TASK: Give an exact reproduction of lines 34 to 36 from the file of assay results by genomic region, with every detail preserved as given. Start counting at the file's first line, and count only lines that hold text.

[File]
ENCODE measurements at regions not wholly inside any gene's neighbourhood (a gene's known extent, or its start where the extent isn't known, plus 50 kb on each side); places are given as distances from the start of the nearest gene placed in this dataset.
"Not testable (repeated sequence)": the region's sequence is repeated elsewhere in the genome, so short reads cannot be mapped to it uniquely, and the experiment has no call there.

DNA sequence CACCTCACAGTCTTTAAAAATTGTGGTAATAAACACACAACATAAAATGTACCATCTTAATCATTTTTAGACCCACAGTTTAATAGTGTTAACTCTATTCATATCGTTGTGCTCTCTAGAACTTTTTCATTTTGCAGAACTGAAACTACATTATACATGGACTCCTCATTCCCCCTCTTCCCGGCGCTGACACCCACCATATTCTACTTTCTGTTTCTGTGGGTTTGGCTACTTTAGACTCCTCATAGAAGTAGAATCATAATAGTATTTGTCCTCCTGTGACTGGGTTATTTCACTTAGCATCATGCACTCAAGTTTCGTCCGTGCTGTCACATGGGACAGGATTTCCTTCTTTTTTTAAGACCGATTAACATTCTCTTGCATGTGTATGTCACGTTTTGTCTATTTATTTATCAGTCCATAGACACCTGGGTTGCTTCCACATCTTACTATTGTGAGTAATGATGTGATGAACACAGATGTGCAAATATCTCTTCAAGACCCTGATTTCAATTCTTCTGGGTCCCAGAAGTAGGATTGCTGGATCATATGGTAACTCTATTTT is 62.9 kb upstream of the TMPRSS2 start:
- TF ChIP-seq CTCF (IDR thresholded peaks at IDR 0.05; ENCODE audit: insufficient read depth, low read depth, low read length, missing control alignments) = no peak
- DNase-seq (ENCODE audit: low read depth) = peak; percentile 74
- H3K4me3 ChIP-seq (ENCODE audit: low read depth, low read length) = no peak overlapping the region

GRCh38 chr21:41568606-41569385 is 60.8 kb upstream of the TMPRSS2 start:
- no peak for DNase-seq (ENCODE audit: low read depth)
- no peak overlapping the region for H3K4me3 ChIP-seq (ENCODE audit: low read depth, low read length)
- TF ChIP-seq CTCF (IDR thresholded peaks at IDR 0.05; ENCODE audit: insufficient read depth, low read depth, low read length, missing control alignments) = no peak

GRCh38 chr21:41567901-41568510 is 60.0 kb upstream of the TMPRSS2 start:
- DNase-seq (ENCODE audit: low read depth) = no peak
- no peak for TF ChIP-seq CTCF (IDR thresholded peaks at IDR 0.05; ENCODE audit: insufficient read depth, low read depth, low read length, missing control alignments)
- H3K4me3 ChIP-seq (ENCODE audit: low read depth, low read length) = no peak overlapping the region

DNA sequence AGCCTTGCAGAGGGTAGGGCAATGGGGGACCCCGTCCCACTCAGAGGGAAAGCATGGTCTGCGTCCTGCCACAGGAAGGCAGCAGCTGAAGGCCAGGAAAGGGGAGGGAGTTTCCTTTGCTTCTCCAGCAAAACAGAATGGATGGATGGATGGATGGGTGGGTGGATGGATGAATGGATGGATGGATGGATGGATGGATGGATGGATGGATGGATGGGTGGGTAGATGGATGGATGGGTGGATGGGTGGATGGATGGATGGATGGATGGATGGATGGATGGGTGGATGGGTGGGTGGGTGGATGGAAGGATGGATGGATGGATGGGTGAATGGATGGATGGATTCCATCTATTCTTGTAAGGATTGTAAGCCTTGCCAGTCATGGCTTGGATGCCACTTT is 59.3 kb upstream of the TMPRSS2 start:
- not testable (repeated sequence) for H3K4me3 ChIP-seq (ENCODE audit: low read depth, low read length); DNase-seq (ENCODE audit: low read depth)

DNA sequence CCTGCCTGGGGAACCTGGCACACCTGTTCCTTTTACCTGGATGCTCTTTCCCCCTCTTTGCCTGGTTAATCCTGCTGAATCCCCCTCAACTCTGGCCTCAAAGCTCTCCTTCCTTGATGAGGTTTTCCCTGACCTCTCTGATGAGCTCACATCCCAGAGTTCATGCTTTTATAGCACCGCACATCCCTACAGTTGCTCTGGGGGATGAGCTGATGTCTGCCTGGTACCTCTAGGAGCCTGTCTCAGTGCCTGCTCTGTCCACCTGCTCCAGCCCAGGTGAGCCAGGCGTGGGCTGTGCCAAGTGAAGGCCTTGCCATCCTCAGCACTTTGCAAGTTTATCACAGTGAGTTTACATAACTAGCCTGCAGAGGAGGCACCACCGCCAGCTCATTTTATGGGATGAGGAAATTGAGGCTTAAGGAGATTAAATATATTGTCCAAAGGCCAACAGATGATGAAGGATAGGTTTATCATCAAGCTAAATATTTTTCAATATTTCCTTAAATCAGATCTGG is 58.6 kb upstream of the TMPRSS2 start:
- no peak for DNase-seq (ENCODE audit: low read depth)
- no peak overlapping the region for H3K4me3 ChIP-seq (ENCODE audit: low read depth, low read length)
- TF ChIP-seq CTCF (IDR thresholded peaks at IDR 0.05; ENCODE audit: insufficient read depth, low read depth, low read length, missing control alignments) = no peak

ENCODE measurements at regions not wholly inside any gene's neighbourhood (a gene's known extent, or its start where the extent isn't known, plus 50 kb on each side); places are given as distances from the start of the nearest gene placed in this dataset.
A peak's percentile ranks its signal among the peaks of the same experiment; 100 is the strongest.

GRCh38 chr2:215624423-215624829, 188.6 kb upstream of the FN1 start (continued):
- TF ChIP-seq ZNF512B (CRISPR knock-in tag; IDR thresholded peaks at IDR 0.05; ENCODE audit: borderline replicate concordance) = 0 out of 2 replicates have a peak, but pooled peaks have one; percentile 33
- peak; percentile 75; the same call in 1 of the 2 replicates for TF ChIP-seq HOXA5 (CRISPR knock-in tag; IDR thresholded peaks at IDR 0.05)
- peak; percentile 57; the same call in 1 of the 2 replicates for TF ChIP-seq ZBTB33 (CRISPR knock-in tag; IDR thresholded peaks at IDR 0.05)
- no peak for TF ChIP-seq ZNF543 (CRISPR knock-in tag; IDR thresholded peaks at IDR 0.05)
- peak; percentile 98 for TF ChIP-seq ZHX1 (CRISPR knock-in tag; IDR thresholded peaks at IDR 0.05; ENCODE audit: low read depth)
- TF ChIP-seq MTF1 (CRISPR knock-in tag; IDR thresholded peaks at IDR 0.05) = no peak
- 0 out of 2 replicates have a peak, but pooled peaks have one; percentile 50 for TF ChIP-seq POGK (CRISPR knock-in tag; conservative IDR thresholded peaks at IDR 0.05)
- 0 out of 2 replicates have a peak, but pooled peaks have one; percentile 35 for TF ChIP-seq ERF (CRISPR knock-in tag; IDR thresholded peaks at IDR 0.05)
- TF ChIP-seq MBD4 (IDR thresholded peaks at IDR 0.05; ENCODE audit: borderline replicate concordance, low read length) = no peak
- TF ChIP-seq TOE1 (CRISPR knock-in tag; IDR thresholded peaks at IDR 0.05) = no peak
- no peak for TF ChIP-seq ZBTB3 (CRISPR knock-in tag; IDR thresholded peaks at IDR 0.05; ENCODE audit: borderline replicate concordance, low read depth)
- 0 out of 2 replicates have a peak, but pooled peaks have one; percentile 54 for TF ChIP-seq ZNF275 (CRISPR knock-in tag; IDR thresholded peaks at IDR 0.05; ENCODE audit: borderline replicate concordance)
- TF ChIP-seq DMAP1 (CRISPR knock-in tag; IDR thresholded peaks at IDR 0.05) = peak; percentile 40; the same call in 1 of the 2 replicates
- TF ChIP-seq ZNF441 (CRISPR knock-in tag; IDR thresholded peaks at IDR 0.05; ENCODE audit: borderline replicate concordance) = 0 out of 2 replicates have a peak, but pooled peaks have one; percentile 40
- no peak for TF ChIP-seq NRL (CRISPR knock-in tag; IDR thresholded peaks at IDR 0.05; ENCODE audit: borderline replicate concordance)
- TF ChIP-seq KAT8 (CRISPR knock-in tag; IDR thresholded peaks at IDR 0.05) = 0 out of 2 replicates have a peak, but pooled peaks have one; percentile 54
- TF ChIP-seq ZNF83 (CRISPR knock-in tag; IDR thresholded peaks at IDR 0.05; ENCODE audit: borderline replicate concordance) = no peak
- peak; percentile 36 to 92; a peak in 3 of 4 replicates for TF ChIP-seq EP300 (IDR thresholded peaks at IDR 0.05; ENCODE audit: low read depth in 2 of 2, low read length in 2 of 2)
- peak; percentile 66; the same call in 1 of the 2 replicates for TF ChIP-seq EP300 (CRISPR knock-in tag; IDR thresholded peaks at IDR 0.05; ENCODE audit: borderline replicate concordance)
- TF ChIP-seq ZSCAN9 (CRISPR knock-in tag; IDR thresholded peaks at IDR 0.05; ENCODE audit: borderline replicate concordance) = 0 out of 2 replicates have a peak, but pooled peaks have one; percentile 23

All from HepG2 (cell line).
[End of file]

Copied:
- no peak for TF ChIP-seq ZBTB3 (CRISPR knock-in tag; IDR thresholded peaks at IDR 0.05; ENCODE audit: borderline replicate concordance, low read depth)
- 0 out of 2 replicates have a peak, but pooled peaks have one; percentile 54 for TF ChIP-seq ZNF275 (CRISPR knock-in tag; IDR thresholded peaks at IDR 0.05; ENCODE audit: borderline replicate concordance)
- TF ChIP-seq DMAP1 (CRISPR knock-in tag; IDR thresholded peaks at IDR 0.05) = peak; percentile 40; the same call in 1 of the 2 replicates